The MCAT is probably the most challenging test that you will have taken up to this point in your education. The MCAT is designed to find test takers that have certain unique skills that are directly correlated with success in medical education. The MCAT is not meant to be a barrier to entry to the field of medicine; rather, it is meant to identify those who will succeed and even thrive in the challenging environment of medical school and medical practice.
Because of this, the MCAT will ask you to demonstrate unique skills in a test format that is demanding, difficult, and completely learnable. You are required to use critical analysis and reasoning skills in all parts of the MCAT; in fact, one section of the test is actually named “Critical Analysis and Reasoning Skills,” more commonly known as CARS. However, you’ll need to use those skills in all parts of the test, including the science sections. If you’d like more information specifically about the CARS section of the test, click here.
The Format of the MCAT
On test day, the MCAT will present a physically, mentally and emotionally challenging schedule that lasts almost seven and a half hours. You will want to know what to expect, and have a plan to help you make it through a long and demanding day.
|Section||Number of Questions||Time Allowed||Subjects Tested||Score Range|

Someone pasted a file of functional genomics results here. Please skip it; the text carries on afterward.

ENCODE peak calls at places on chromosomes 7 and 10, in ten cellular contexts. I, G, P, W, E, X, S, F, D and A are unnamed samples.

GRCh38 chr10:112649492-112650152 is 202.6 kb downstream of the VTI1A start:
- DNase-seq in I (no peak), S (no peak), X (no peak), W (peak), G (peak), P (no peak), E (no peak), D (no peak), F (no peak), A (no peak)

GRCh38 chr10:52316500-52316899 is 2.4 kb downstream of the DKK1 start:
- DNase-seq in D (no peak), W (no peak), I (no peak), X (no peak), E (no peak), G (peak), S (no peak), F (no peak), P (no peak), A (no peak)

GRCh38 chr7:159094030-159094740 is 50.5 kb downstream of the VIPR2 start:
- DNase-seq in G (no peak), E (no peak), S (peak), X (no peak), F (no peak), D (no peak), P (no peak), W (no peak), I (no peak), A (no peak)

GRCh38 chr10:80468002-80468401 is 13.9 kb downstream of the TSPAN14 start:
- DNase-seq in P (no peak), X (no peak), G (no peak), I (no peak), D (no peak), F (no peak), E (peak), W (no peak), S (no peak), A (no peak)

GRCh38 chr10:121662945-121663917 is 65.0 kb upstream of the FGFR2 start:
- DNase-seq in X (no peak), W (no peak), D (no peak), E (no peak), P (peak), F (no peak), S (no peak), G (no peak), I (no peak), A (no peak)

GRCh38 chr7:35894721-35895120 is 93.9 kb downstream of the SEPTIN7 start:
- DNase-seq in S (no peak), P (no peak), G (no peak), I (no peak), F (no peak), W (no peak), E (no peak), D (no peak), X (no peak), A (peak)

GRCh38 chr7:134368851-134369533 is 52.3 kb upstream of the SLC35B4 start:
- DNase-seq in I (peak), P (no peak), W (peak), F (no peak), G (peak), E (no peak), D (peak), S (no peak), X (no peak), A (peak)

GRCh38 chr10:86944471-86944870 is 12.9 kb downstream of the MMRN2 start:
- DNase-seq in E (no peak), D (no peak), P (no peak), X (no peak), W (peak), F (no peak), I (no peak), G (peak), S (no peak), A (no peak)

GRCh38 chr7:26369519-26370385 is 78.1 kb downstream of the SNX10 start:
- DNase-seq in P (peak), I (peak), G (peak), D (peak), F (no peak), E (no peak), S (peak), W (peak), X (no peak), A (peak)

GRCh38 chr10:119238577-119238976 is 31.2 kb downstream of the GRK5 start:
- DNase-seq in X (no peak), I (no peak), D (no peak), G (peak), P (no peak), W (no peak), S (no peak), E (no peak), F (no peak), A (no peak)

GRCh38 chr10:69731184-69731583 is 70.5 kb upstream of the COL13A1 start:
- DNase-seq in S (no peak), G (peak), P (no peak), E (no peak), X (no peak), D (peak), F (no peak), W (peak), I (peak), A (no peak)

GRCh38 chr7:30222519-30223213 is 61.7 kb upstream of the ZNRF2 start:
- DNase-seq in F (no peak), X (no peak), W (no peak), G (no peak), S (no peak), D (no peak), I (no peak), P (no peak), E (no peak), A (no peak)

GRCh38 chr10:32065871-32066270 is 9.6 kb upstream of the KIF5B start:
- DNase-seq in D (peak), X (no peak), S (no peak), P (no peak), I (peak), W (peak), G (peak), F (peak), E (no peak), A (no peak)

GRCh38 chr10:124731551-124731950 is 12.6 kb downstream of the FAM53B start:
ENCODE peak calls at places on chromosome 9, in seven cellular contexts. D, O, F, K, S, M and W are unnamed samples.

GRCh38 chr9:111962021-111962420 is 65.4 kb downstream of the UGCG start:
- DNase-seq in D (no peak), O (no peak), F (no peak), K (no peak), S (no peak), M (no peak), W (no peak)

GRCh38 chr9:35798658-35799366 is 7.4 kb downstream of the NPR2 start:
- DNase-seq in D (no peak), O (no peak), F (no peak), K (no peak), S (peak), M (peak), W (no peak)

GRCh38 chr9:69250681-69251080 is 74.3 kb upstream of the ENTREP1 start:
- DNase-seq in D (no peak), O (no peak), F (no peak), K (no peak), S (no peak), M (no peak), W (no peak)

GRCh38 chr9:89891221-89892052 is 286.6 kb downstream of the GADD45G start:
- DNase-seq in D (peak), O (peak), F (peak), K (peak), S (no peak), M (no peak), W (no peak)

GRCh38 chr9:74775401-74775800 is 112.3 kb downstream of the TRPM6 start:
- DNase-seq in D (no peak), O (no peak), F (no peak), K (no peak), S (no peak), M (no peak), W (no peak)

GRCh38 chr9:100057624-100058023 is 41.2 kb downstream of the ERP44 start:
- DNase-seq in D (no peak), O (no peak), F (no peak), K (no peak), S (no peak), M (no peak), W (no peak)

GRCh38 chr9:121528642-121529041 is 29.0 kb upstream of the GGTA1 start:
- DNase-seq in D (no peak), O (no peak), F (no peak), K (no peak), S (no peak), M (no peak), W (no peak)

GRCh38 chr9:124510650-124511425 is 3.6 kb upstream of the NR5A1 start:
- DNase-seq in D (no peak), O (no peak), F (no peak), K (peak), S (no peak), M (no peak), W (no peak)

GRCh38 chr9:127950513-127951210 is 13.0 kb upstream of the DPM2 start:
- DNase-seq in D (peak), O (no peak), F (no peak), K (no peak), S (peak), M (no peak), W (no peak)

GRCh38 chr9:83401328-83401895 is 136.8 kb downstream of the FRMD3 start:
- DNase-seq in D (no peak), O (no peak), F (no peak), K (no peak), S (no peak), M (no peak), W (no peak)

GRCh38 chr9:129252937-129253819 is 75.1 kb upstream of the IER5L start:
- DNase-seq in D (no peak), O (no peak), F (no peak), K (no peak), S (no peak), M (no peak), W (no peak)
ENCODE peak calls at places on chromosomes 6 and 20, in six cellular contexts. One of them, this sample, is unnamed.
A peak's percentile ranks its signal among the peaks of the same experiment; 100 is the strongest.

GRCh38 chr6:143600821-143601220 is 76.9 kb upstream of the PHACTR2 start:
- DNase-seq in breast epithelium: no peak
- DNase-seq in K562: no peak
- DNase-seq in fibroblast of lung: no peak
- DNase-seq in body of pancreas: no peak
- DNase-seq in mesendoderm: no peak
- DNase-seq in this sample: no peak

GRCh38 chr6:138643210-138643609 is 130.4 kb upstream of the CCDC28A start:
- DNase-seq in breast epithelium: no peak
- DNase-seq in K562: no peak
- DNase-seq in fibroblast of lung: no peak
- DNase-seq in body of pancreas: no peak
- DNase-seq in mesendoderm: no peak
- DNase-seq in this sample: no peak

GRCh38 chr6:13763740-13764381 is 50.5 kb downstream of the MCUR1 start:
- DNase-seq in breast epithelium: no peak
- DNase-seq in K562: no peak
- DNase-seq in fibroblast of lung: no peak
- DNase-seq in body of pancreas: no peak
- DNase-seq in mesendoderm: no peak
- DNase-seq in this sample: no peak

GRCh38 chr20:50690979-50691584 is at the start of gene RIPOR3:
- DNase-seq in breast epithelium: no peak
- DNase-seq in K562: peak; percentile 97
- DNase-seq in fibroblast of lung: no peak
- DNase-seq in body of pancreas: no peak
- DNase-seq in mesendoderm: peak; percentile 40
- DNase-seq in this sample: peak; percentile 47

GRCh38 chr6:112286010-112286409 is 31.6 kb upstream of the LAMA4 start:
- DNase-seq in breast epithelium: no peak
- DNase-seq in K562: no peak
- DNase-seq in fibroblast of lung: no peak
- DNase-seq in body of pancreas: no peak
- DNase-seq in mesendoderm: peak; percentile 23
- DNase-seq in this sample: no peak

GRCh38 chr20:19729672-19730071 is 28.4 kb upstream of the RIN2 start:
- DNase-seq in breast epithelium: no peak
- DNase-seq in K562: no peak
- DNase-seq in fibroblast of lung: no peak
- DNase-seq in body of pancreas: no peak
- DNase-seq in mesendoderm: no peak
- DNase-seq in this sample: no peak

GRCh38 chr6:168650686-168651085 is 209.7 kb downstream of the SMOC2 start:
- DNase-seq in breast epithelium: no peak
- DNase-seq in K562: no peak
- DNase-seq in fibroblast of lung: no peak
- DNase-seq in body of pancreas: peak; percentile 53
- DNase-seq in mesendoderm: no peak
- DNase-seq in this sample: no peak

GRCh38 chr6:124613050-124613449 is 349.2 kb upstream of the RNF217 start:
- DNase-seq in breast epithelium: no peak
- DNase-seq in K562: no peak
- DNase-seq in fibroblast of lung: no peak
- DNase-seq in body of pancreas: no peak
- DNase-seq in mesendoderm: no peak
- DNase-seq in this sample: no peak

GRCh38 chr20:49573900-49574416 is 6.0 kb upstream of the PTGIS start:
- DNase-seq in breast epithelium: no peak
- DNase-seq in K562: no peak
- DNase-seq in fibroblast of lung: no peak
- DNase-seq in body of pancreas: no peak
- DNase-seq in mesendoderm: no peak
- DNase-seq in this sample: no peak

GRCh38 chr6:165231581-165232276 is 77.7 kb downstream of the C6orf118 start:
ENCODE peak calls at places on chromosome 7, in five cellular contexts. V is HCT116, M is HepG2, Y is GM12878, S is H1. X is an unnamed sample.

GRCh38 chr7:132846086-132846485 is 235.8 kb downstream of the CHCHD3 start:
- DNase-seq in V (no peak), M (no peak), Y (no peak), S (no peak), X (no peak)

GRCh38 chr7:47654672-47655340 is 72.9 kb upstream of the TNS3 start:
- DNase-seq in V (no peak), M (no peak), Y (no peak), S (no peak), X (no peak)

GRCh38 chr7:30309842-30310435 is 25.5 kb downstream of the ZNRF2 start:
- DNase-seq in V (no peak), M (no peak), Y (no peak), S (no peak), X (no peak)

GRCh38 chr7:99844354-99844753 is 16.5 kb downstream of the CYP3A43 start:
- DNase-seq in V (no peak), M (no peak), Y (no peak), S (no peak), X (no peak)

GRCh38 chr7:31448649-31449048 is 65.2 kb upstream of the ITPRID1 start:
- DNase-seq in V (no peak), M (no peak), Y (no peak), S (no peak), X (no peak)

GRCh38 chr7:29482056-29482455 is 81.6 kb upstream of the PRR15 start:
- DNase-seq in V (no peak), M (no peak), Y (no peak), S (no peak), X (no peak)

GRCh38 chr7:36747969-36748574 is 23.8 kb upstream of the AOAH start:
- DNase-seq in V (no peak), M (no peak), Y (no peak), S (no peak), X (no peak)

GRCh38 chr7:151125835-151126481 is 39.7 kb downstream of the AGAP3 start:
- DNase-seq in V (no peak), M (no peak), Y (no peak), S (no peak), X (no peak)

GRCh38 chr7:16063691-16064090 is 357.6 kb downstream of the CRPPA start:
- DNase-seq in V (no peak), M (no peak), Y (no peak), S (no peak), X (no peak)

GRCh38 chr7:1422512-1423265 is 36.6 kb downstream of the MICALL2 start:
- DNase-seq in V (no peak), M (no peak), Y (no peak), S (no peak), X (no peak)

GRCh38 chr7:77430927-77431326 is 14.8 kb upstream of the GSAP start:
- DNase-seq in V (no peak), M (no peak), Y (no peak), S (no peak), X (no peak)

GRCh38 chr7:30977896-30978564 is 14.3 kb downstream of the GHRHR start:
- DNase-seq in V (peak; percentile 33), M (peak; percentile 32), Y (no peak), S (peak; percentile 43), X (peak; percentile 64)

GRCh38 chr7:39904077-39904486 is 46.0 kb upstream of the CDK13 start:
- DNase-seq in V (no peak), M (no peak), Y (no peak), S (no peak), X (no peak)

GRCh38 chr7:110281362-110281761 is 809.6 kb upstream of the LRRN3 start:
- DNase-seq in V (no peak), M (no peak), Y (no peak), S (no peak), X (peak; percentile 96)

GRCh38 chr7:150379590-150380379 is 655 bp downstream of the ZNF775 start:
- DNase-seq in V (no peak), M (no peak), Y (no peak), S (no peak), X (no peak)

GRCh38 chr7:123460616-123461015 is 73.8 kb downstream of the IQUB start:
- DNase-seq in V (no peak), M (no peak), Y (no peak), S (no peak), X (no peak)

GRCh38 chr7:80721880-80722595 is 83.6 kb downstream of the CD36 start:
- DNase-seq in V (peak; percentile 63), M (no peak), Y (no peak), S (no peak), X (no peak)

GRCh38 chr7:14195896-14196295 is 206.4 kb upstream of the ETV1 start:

|Chemical and Physical Foundations of Biological Systems||59 total10 passages44 passage based questions
15 discrete questions
|95 minutes||Biochemistry (25%)Biology (5%)General Chemistry (30%)
Organic Chemistry (15%)
|Critical Analysis and Reasoning Skills (CARS)||53 total9 passages||90 minutes||Foundations of Comprehension(30%)Reasoning Within the Text (30%)Reasoning Beyond the Text (40%)||118-132|
|Biological and Biochemical Foundations of Living Systems||59 total10 passages44 passage based questions15 discrete questions||95 minutes||Biochemistry (25%)Biology (65%)General Chemistry (5%)
Organic Chemistry (5%)
|Psychological, Social, and Biological Foundations of Behavior||59 total10 passages44 passage based questions
15 discrete questions
|95 minutes||Biology (5%)Psychology (65%)Sociology (30%)||118-132|
|4 sections total||375 minutes testing time,453 minutes seated time with breaks||472-528|
For more information on the test day environment itself, click here. To learn more about scoring on the MCAT, click here.
Science and the MCAT
The MCAT is not a science test. Instead, you should think of it as a critical reasoning test that involves scientific knowledge. The AAMC has identified four specific Scientific Inquiry and Reasoning Skills (SIRS) that are necessary to do well on the MCAT.
1) Knowledge of Scientific Concepts and Principles (35%)
2) Scientific Reasoning and Problem Solving (45%)
3) Reasoning About the Design and Execution of Research (10%)
4) Data-Based and Statistical Reasoning (10%)
Although knowledge of science is necessary to do well on the MCAT, science content alone will not generate a competitive score on the test. Instead, you are expected to use the information from introductory college-level science classes, and to go beyond the basic facts to draw inferences and come to conclusions.